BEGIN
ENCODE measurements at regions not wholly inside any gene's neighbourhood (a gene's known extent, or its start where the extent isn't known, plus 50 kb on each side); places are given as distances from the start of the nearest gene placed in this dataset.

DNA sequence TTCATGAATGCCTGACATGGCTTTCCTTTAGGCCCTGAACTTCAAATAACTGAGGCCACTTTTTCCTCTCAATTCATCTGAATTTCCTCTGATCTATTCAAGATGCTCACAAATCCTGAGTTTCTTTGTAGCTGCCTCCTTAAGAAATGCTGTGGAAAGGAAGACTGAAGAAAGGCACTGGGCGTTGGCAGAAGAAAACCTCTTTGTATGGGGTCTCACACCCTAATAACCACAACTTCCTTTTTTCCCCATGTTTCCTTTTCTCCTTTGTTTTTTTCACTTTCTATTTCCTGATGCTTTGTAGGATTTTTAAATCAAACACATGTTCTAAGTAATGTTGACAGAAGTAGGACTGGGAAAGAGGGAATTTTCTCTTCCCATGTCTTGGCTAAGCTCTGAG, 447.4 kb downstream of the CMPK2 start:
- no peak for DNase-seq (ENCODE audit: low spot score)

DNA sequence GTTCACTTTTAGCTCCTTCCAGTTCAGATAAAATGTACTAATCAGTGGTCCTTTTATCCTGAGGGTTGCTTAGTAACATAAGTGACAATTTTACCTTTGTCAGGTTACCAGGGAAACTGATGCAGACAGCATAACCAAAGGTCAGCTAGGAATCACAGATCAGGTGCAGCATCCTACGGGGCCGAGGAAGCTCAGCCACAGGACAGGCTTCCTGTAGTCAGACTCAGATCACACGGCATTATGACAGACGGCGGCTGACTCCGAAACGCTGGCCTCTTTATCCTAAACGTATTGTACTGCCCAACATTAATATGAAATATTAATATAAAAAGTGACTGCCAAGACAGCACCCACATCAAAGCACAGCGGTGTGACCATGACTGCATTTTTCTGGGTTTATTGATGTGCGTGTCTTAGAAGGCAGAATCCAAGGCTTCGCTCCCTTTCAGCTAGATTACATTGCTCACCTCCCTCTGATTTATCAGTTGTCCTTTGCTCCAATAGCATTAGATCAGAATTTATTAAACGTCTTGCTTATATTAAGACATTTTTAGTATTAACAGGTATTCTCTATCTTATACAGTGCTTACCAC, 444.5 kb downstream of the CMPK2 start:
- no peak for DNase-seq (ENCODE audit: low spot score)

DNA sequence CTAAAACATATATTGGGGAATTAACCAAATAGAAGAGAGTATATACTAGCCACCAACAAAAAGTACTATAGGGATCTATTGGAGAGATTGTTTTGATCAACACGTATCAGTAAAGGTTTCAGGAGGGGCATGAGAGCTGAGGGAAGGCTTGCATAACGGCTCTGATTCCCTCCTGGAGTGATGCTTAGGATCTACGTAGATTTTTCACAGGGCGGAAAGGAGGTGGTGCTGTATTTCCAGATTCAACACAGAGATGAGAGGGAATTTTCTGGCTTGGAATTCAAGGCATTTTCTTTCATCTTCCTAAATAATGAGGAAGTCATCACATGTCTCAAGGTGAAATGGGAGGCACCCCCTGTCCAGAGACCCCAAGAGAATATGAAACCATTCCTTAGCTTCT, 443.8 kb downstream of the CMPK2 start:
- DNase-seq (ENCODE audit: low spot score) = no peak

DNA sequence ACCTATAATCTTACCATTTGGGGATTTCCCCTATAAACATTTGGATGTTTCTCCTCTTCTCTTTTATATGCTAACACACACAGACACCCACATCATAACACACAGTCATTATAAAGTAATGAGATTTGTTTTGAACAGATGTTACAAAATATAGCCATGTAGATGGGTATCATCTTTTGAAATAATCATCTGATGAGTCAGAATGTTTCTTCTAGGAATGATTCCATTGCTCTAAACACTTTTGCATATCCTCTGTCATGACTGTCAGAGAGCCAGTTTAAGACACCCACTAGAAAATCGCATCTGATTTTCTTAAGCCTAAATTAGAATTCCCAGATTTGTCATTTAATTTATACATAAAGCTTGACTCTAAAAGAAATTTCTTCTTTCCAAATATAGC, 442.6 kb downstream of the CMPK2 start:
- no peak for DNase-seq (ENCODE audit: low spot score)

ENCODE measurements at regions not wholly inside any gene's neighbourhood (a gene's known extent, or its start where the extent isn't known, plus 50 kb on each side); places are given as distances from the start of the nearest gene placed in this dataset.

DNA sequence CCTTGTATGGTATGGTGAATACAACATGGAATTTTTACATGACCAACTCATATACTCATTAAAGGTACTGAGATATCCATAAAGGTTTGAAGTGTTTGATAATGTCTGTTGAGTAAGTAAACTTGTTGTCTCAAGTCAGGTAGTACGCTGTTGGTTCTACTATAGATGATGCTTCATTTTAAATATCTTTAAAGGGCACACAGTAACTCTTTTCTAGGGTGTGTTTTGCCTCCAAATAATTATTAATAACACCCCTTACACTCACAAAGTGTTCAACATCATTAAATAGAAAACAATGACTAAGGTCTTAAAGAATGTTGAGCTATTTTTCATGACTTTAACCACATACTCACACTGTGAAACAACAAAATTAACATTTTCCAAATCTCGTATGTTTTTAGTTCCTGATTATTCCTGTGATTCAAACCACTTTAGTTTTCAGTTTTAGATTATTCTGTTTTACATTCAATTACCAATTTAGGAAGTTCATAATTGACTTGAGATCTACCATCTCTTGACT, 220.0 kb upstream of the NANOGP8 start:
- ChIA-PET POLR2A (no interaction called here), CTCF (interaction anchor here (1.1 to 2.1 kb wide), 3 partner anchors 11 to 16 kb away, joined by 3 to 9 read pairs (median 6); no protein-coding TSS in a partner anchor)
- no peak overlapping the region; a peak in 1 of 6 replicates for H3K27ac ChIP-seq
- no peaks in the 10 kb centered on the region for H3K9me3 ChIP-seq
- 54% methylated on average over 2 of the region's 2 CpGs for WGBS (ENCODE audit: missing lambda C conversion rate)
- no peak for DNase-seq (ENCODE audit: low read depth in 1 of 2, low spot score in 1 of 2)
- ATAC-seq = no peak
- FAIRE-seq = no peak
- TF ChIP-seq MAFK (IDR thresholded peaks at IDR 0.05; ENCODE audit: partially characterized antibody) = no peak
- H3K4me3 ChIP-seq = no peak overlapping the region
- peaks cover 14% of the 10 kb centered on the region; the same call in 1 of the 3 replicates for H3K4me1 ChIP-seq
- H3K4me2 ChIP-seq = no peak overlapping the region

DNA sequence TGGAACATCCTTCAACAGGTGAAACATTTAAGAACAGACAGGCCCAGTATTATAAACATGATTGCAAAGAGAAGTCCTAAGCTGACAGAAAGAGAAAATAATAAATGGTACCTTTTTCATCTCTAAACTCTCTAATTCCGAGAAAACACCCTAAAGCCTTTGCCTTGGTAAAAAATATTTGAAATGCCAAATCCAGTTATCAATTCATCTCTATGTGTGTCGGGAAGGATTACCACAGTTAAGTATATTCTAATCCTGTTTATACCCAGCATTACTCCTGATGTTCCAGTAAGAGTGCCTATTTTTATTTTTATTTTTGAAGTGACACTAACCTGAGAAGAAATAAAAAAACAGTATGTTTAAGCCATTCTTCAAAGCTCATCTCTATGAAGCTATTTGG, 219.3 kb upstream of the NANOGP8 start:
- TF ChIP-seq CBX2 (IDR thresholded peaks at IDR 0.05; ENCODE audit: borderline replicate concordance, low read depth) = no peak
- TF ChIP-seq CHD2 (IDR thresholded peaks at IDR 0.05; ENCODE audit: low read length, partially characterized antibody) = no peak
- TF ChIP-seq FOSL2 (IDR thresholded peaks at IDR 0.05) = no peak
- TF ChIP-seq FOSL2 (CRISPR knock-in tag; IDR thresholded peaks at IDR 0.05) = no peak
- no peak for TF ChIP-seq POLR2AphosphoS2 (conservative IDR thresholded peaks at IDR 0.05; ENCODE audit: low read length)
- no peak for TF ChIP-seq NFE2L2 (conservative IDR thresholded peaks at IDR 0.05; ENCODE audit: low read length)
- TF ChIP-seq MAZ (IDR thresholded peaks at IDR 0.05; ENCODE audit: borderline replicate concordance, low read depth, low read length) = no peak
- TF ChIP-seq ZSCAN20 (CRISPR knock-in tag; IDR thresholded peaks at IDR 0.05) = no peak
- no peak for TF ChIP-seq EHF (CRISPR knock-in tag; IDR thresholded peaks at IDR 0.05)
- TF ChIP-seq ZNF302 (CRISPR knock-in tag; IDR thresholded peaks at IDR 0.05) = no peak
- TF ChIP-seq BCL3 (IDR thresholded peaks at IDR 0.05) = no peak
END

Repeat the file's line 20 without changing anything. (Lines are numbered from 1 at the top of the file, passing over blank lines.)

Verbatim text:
- H3K4me3 ChIP-seq = no peak overlapping the region